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Senate OKs $2B in virus aid, targets vaccine distribution

Senate OKs $2B in virus aid, targets vaccine distribution
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Republicans who control the Michigan Senate moved Thursday to stop the state from distributing additional COVID-19 vaccine doses to more vulnerable communities, saying race and socioeconomic status should not be factors.

Democrats said the provision, included in a $2 billion coronavirus relief funding plan that was approved on party lines, is “unconscionable.”

The state health department is adjusting populated-based allocations of doses with a “social vulnerability index” multiplier, which includes indicators such as poverty, unemployment, minority status, lack of transportation and crowded housing. The formula benefits places such as Detroit and many rural areas, but would effectively result in fewer vaccines for wealthier communities including suburban Oakland and Washtenaw counties.

The state Department of Health and Human Services says not all populations are equally at risk for being infected or suffering adverse outcomes.

“The highest risk factor for serious complications from COVID is age. Let’s do the right thing and distribute this vaccine based on COVID vulnerability, not social vulnerability,” said Sen. Tom Barrett, a Charlotte Republican.

But Sen. Erika Geiss, a Taylor Democrat, said the index is being used because “the very people who are being protected by it ... are the same people who are more vulnerable to COVID.” She said when residents in the Detroit area were getting sick and dying when the pandemic struck last year, people outstate were calling the virus a hoax and saying masks do not matter.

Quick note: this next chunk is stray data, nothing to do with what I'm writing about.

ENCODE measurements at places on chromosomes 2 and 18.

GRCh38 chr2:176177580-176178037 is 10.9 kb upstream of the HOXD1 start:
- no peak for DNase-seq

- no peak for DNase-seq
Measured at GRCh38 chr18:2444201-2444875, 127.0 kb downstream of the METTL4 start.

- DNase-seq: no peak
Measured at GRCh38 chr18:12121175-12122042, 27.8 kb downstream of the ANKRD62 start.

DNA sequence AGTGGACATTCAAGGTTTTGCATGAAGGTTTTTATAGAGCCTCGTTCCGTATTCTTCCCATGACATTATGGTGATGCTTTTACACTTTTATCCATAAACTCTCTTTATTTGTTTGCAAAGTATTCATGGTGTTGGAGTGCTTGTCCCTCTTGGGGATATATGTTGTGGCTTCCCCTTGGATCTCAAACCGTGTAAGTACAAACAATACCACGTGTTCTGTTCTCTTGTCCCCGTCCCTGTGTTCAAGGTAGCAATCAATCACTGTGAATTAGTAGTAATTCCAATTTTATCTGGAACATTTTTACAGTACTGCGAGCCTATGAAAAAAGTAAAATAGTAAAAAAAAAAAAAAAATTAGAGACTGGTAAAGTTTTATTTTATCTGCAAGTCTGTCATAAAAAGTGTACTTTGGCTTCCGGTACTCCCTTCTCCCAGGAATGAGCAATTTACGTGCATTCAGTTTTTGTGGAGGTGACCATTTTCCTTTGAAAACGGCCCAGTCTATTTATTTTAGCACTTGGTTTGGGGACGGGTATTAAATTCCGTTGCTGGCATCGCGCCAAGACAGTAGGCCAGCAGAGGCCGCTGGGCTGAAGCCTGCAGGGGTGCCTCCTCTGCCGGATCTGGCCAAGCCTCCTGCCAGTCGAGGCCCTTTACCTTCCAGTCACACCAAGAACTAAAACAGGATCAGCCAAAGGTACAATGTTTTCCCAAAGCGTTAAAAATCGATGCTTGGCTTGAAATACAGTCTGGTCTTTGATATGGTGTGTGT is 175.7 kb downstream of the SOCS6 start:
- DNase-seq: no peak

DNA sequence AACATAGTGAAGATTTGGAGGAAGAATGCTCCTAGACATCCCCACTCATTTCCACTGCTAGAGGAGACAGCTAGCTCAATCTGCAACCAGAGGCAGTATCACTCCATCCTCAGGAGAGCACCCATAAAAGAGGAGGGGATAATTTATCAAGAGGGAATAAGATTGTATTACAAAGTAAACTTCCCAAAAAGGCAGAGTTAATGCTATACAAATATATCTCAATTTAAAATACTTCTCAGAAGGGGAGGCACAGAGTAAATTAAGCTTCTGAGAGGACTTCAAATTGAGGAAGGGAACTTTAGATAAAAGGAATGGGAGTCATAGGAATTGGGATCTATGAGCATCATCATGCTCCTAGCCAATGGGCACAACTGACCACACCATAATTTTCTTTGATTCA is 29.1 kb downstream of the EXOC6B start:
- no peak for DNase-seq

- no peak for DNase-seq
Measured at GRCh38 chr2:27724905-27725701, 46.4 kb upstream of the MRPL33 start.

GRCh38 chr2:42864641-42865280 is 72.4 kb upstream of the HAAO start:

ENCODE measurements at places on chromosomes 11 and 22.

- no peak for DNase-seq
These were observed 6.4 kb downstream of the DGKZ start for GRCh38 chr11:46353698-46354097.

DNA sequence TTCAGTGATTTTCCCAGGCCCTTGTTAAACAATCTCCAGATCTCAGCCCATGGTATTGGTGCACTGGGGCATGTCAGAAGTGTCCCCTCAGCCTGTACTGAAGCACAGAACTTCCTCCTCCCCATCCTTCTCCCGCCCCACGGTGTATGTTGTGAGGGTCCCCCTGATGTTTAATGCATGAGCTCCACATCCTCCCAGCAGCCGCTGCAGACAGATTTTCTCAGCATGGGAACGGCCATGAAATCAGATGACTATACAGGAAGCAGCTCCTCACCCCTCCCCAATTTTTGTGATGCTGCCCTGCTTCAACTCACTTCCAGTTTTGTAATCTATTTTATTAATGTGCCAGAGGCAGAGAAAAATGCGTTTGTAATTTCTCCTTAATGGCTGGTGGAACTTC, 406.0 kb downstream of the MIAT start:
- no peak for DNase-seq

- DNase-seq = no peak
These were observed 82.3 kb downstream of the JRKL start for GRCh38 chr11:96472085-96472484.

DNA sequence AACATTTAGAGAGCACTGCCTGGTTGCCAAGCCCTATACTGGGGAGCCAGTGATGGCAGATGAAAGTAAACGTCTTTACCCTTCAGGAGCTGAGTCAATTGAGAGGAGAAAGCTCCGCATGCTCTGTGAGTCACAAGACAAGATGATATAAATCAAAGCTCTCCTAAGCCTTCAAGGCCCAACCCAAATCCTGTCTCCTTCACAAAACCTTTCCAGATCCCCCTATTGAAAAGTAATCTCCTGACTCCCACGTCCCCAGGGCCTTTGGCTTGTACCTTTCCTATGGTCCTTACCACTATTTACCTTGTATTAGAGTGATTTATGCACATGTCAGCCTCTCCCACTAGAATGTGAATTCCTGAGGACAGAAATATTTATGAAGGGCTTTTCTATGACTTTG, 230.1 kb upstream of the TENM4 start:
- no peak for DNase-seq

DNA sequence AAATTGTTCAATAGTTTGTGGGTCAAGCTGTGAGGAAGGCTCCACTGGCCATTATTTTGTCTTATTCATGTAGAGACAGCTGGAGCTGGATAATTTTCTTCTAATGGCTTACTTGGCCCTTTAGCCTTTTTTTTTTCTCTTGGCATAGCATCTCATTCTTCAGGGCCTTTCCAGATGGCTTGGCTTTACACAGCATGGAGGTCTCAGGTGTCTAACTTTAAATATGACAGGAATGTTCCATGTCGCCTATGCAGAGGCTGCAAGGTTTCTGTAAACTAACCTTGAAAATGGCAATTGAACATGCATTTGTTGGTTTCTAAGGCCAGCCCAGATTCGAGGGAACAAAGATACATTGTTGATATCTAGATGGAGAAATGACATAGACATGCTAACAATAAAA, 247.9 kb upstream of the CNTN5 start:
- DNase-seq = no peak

“Now you want to jump to the front of the line? It’s absolutely unconscionable,” she said.

The $2 billion spending legislation — much of it federal aid enacted by Congress and then-President Donald Trump in late 2020 — is less than half of the $5.6 billion proposed by Democratic Gov. Gretchen Whitmer. The bills were sent to the GOP-controlled House, which passed a near-$3.6 billion plan weeks ago and also wants to keep federal funding in reserve over objections from Democrats who say it all should be released now.

The Senate proposes boosting a $2 hourly wage hike for direct care workers, now set to expire Sunday, to $2.25 and extending it through Sept. 30. There would be $1.2 billion for K-12 education, including the use of state funding to ensure every district gets a minimum $450 boost per student for pandemic costs, and $672 million for vaccine distribution, COVID-19 testing and emergency rental assistance.